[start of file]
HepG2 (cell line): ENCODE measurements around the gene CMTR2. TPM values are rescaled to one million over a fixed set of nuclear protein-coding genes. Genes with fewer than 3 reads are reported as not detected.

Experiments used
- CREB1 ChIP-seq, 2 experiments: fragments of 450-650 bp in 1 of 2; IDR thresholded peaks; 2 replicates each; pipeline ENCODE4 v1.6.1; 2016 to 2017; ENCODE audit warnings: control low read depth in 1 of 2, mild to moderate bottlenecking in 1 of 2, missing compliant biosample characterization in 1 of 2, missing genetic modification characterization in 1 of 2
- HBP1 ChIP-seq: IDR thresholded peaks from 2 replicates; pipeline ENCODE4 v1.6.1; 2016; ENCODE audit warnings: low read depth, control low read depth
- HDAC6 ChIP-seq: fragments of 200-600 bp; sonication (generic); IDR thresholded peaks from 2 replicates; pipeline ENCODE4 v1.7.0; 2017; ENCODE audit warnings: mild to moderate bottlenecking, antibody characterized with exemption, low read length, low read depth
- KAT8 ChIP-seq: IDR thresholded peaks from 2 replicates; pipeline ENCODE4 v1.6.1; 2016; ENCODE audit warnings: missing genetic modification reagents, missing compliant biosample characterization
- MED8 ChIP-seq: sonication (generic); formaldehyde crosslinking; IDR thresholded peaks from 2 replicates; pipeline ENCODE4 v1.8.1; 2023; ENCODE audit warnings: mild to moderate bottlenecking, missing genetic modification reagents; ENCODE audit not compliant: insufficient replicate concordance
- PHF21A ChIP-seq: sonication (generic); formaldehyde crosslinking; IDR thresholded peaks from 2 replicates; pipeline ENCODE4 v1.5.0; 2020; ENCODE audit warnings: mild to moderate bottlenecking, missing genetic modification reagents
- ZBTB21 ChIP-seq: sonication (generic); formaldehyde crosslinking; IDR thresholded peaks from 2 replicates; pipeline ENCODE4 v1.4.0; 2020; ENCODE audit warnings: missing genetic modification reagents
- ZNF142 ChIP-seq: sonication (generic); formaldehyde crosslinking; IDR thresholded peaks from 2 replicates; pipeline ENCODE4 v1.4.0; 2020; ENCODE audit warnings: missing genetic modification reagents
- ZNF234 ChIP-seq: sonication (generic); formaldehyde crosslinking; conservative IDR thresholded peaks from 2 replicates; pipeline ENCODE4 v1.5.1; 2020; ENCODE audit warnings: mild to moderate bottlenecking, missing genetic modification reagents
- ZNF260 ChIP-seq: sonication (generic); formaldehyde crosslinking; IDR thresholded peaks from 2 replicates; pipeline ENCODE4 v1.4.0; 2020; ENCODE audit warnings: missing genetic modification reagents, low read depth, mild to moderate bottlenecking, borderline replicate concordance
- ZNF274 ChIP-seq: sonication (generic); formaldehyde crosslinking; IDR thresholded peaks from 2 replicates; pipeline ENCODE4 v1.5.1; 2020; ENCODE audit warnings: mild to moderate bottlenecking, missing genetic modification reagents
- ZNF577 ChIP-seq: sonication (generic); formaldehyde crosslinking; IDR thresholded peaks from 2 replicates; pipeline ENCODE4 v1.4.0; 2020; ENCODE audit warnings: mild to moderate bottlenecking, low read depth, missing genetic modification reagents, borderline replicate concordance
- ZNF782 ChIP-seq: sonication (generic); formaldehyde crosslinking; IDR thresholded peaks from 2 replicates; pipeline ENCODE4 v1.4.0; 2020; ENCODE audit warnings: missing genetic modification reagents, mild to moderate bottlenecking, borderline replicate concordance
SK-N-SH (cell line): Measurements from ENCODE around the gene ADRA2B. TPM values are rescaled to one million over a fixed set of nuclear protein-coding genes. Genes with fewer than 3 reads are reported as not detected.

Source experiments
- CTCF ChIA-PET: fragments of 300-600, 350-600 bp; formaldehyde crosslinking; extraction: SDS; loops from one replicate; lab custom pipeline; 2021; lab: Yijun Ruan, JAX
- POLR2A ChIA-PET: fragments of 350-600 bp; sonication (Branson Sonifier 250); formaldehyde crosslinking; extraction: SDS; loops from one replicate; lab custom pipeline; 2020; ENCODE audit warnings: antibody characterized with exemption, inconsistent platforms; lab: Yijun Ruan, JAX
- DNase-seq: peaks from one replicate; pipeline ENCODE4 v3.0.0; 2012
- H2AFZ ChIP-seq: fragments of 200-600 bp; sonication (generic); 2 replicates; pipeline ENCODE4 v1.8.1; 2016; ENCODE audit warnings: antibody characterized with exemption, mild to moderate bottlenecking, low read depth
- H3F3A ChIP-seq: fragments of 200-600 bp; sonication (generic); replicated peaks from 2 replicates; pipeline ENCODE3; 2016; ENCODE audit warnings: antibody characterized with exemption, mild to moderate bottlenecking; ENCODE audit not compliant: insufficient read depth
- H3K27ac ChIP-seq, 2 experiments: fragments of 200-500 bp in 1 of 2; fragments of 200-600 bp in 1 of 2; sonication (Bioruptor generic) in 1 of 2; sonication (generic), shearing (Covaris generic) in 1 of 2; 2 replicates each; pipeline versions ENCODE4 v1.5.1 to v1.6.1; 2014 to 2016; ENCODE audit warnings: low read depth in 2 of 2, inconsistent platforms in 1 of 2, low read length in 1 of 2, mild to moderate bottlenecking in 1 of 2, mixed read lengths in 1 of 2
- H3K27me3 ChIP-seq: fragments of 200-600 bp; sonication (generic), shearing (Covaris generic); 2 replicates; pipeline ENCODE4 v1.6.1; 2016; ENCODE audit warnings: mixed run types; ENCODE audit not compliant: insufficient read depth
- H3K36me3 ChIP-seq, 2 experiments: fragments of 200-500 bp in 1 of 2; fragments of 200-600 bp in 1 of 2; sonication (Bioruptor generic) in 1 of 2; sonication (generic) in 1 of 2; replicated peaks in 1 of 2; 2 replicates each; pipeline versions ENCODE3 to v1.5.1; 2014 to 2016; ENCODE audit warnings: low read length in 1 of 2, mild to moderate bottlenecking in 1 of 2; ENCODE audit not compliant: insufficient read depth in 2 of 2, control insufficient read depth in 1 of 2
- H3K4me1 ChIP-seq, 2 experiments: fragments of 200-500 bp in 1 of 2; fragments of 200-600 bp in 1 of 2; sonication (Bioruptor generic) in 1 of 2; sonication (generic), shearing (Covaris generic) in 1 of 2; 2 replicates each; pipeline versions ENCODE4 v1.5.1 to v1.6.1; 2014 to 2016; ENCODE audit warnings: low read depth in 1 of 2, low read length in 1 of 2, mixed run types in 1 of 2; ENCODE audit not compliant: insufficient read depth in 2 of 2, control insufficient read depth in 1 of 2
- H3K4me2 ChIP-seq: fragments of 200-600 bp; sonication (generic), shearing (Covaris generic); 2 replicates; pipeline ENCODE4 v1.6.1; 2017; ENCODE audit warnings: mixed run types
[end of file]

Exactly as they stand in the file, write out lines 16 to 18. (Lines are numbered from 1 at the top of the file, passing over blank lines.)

SK-N-SH (cell line): Measurements from ENCODE around the gene ADRA2B. TPM values are rescaled to one million over a fixed set of nuclear protein-coding genes. Genes with fewer than 3 reads are reported as not detected.

Source experiments
- CTCF ChIA-PET: fragments of 300-600, 350-600 bp; formaldehyde crosslinking; extraction: SDS; loops from one replicate; lab custom pipeline; 2021; lab: Yijun Ruan, JAX